Happy Monday! One thing I’m planning to do with this blog is post useful scripts that I’ve written to hopefully make your life easier as a DBA. Nothing complex and scary, plus I hope to explain any of the particular tricks within the script so you can build upon them to fit your specific situation.
As DBA’s, we’re commonly called upon to manage the space on our servers. Usually this is just a matter of managing data files, the free space within those files, and the total space on the drives. However, there are times we need more detail. Today’s script is one I put together to use sp_spaceused, which is a stored procedure provided with SQL server to give you space information on specific objects (databases and tables, typically). It’s very handy for analyzing your tables for consumption.
The problem I ran into with the stored procedure is that it would just show one table at a time, and often I need to see all the tables in a database relative to each other. So this script is a simple cursor that executes dynamic SQL and gets all the space details for all your user tables for the current database context.
/*Create return table.*/ declare @return table (name varchar(100), rows bigint, reserved varchar(30), data varchar(30), index_size varchar(30), unused varchar(30)) /*Store current table.*/ declare @curr varchar(100) /*Create cursor for all tables.*/ declare recscan cursor for select name from sysobjects where type = 'U' /*Use cursor to run sp_spaceused on all tables.*/ open recscan fetch next from recscan into @curr while @@fetch_status = 0 begin insert into @return exec sp_spaceused @curr fetch next from recscan into @curr end /*Clean up cursor.*/ close recscan deallocate recscan /*return data*/ select name, rows, reserved, data, index_size, unused from @return order by convert(bigint,left(reserved,len(reserved)-3)) desc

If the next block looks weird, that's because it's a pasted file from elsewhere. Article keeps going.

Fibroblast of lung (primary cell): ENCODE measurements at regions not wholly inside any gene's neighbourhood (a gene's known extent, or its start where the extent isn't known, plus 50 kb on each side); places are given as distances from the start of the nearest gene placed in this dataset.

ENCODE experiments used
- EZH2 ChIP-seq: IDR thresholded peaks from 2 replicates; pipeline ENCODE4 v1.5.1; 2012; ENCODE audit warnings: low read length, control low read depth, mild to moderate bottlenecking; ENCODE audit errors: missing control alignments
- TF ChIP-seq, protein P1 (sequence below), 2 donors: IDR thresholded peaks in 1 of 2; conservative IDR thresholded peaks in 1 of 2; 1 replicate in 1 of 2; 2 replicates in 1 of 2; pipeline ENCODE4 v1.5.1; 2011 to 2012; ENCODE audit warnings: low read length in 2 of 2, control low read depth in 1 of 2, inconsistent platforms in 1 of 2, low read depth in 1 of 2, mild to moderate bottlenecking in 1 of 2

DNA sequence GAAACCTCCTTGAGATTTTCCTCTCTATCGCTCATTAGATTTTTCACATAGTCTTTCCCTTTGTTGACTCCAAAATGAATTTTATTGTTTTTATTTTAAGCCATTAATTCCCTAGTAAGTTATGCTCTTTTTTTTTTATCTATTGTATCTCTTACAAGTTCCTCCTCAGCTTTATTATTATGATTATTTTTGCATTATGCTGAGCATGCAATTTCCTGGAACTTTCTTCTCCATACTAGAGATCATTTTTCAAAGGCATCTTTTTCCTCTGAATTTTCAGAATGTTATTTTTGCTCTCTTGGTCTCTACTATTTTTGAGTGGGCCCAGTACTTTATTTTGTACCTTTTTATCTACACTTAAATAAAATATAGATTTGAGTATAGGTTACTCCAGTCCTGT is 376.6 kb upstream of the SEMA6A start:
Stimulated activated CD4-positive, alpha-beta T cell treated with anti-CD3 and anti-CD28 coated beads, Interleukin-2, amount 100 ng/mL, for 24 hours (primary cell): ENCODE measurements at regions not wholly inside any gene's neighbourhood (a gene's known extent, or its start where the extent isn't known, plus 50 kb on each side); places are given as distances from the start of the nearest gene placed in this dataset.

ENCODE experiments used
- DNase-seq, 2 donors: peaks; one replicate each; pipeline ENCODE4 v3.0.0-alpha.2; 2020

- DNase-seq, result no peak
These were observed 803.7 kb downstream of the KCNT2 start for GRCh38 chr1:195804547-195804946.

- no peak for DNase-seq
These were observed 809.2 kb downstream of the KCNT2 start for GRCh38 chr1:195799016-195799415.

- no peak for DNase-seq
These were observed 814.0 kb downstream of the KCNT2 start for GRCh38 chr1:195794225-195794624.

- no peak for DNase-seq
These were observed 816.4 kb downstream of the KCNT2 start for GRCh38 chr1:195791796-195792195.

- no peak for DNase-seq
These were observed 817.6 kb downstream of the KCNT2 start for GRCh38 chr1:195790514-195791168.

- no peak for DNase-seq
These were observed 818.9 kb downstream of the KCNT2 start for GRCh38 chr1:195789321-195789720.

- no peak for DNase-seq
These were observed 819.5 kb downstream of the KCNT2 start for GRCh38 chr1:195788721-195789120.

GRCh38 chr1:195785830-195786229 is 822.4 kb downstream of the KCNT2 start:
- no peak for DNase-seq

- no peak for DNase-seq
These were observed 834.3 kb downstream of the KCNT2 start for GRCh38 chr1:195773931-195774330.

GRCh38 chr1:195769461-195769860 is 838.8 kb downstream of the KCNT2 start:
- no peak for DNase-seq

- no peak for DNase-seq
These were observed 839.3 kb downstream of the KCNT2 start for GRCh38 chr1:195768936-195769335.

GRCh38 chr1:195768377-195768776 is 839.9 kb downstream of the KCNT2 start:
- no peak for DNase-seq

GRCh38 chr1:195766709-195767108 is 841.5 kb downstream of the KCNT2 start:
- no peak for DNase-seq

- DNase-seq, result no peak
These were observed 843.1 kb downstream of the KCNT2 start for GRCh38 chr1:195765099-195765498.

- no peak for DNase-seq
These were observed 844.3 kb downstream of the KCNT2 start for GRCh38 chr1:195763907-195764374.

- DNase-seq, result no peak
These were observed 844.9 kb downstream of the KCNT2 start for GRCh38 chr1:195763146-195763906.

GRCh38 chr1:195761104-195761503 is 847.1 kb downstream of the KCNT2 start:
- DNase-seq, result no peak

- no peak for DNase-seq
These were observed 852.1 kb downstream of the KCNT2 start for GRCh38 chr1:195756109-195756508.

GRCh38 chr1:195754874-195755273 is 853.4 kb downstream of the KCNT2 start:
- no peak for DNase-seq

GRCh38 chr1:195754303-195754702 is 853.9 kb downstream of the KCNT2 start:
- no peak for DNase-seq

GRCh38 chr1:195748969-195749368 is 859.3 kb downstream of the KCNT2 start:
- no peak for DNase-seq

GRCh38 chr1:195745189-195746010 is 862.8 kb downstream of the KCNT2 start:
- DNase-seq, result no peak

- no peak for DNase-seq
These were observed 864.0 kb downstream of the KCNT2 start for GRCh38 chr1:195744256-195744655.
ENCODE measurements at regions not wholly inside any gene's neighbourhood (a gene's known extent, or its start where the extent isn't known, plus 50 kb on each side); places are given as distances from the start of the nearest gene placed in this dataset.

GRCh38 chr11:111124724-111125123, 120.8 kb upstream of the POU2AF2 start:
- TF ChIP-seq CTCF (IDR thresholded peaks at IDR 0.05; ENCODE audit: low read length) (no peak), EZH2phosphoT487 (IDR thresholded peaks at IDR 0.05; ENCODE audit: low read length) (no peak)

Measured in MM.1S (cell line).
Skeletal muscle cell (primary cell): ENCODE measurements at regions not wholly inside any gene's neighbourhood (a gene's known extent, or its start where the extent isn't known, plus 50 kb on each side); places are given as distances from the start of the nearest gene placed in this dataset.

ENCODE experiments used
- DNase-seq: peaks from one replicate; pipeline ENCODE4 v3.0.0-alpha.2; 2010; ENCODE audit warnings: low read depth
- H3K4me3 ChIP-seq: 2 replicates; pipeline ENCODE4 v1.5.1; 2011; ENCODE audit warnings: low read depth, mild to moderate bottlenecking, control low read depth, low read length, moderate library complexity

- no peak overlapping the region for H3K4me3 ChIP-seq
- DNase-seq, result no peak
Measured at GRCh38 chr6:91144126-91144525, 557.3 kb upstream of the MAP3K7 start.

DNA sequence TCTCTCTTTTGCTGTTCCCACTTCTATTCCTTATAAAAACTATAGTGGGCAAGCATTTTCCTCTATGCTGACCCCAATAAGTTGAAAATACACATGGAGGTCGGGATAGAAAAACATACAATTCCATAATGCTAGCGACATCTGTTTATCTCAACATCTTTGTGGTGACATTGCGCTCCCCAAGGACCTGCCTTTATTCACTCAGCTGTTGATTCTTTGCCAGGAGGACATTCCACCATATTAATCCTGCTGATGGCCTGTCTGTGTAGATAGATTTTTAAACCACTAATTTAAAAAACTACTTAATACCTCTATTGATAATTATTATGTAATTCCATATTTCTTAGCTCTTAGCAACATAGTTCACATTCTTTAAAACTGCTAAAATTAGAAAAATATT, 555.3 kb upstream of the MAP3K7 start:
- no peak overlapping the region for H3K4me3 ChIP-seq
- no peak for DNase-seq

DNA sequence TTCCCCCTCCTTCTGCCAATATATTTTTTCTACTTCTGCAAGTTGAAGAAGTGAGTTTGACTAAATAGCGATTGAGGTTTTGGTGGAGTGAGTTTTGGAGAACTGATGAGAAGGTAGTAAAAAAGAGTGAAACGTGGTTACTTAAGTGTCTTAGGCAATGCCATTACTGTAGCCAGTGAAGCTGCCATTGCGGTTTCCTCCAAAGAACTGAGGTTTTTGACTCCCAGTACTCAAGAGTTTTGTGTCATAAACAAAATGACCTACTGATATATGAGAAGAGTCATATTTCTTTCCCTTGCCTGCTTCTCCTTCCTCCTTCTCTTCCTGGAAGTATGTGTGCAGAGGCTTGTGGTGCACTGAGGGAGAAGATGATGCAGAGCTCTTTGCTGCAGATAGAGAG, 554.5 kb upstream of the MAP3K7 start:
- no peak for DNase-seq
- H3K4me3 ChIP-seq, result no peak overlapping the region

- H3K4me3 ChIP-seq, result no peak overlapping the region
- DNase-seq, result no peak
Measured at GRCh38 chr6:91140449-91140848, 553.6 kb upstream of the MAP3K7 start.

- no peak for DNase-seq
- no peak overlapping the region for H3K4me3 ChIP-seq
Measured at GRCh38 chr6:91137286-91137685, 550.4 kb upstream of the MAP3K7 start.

(You can download the script here.)
The only real gotchas to keep in mind is that the size values are returned as strings and the values are in kilobytes. If you need to modify them for readability/sorting, you’ll need a bit of string manipulation. See the ORDER BY clause for how I handle that.
You can also get this information from the DMVs in SQL Server. I plan on covering that in a later post. Until then, this script should take care of most of your needs and give you some additional insight into your databases.